Many questions remain 

By Don Sellar

PORT HOPE – Police engaged in a search-and-rescue exercise finally found Madison “Madi” Chard’s body last spring near a well-traveled forest trail beside the Ganaraska River.

The young woman, who had a bold tree-of-life tattoo on her left hand and a reputation as a fun-loving hippie, had been missing for a month.

A full year later, Chard’s suspicious end is unexplained. Police refuse to divulge what investigators and the coroner’s office have learned about how she died.

The prolonged silence casts doubt on an early police theory that no foul play was involved.

Police floated the idea of death by misadventure two days after an autopsy was done on Chard’s body at the Centre of Forensic Sciences in Toronto. That was months before additional forensic work would be completed.

“This file is classified as an active death investigation,” Ontario Provincial Police Sgt. Robert Simpson now says. “As the file is ongoing, I am not at liberty to discuss the details of the case.”

Collaborating with Port Hope police, the OPP decline to discuss any coroner’s findings. The cause of death – drug overdose, misadventure, homicide — remains unstated. 

The OPP won’t say publicly whether it has identified persons of interest or suspects in the case.

Five days after the grim discovery on the river’s east side, a police news release asked the public for help with the investigation.

But it pointedly noted “foul play is not suspected at this time.”

Yet one day before Madison Chard’s remains were found, Port Hope police Insp. Katie Andrews had hinted at a criminal angle.

“We have had information that Madi may be the victim of human trafficking” she told local media.

That comment triggered some lurid tabloid coverage in Toronto. Andrews speculated Chard might then be in Oshawa, Toronto or Montreal.

When the body was found, though, the story soon subsided.

Mark Chard, a popular local firefighter, is Madison’s father. On May 19, he marked the first anniversary of her body’s discovery by posting an alarming timeline on his Facebook page:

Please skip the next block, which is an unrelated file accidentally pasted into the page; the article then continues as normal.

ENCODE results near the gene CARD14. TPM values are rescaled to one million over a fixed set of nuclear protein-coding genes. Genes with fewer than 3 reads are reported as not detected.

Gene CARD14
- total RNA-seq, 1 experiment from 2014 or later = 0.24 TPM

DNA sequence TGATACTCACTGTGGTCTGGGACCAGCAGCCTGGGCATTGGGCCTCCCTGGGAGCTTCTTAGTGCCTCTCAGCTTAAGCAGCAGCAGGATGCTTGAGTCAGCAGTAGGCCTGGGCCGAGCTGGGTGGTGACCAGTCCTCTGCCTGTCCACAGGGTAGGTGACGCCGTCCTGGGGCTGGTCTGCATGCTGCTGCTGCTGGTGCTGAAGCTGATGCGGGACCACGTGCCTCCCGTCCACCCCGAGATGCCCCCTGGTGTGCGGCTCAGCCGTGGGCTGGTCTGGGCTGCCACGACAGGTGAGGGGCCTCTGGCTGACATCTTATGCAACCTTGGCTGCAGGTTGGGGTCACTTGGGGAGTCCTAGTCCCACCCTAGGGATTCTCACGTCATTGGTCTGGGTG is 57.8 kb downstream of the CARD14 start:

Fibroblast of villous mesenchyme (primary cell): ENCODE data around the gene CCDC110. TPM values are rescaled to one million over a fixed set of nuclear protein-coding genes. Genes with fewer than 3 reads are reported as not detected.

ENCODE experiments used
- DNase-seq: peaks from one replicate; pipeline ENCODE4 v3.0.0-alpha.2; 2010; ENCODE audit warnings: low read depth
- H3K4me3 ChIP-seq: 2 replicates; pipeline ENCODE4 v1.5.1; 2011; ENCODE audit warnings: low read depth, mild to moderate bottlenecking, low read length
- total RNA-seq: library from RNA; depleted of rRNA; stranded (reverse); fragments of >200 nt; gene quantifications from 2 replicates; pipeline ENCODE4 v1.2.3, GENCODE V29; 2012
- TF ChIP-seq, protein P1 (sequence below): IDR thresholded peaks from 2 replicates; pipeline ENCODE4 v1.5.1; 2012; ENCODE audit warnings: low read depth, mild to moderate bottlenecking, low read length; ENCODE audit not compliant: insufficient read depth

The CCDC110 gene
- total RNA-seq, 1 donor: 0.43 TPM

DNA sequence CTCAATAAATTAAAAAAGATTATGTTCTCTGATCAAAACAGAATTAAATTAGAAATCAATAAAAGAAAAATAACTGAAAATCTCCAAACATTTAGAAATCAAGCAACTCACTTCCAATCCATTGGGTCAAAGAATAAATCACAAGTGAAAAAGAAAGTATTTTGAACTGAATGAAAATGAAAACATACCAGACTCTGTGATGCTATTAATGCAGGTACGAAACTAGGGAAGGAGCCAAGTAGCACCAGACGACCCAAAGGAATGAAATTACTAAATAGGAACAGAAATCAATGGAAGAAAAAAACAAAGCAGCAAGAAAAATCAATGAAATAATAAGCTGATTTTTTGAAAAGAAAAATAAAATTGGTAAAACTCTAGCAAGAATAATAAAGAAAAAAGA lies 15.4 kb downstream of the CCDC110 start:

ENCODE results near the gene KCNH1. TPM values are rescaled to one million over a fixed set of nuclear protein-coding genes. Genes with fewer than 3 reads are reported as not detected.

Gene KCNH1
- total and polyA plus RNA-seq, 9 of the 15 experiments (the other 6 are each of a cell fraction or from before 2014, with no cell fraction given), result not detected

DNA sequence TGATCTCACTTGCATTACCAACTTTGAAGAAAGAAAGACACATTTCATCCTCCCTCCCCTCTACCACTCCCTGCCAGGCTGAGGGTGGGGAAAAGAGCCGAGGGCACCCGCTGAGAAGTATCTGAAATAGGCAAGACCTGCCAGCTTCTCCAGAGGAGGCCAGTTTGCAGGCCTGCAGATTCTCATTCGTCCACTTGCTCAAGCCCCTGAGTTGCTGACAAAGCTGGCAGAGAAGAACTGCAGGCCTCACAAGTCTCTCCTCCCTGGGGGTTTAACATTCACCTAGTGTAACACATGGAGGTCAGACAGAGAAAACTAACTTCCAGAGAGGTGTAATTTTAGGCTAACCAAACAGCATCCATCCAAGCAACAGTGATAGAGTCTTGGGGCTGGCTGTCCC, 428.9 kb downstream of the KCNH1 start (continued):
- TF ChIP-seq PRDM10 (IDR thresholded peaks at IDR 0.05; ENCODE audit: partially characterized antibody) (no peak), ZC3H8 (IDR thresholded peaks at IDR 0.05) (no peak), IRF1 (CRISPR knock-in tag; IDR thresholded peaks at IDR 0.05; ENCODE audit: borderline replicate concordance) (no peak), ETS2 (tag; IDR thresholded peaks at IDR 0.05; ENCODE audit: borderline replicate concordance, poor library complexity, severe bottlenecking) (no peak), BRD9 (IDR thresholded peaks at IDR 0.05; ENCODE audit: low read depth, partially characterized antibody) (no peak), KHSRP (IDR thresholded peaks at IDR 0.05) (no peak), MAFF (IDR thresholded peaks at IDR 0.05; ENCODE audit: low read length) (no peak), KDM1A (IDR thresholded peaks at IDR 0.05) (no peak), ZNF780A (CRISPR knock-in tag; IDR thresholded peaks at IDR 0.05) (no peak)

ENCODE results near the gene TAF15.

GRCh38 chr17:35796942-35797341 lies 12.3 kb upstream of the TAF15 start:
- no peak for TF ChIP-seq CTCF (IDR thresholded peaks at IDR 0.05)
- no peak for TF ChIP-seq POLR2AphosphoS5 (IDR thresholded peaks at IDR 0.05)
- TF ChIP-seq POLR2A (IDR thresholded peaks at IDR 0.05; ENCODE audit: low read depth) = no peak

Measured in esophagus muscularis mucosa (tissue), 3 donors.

“!!!!!!!URGENT HELP NEEDED!!!!!!!,” it began.

Chard then described some of what he knows about his daughter’s disappearance. (A police detective vetted his post.)

On April 19, 2022, Madi Chard left the family home in Port Hope and was seen on John Street. Later, a security camera caught a glimpse of her entering a brick home at 142 Walton St.

“From what we can see from her phone, she made a small purchase of cocaine from Stephen or Nadine Dean,” Chard writes. “She then left that residence walking with Fraser Einarsson. They walked to the Pharmasave (drug store) area and parted ways.”

Einarsson was on his way to see a friend, identified as Carly McGee.

Madison was thought to be on her way home, texting with her mother, Lori. Abruptly, the phone stopped sending and receiving messages. “That was the last contact we had with her,” Mark Chard writes.

After two days of mounting worry, the Chards reported their daughter missing. Police “managed to ping her phone in Port Hope, Cobourg and Baltimore before it went silent.”

Three days after Madison vanished, Carly McGee told the Chards she had Madison’s phone.  Someone identified as Dustin Wesenberg had left it at her house.

McGee returned it to Chard two days later. But the SIM card and case were gone.

What ensued, Chard writes, were a series of “wild goose chases of possible sightings,” as well as that human trafficking theory and suggestions Madison was “on a bender and didn’t want to be found, etc.”

When her body was discovered, Chard says the coroner “determined” she had likely been dead “for close to the 30 days she was missing.” To him, that implied her body had lain undiscovered by the river all that time.

The distraught father couldn’t believe what he’d been told.

That’s because the area “would have been swarming with fishermen a few days after she went missing,” he writes. Walkers, many with their dogs off-leash, use the path.

Coyotes, foxes and other wildlife roam the wooded area. A beaver dam straddles one arm of the river.

Writes Chard: “But there were no signs of animal contact on her (body). No person reported a smell or that their dog was attracted to a certain area.”

In other words, Madison likely didn’t die where she was found.

Who moved the body?

Chard stresses he isn’t accusing anyone of anything and won’t discuss any reaction to his post thus far. He simply puts possible informants in touch with police.

Asked for comment on the Facebook item, the OPP’s Sgt. Simpson said:

“Investigators on this file are still seeking witnesses and the co-operation from existing witnesses. The OPP will not be commenting on any social media posts.”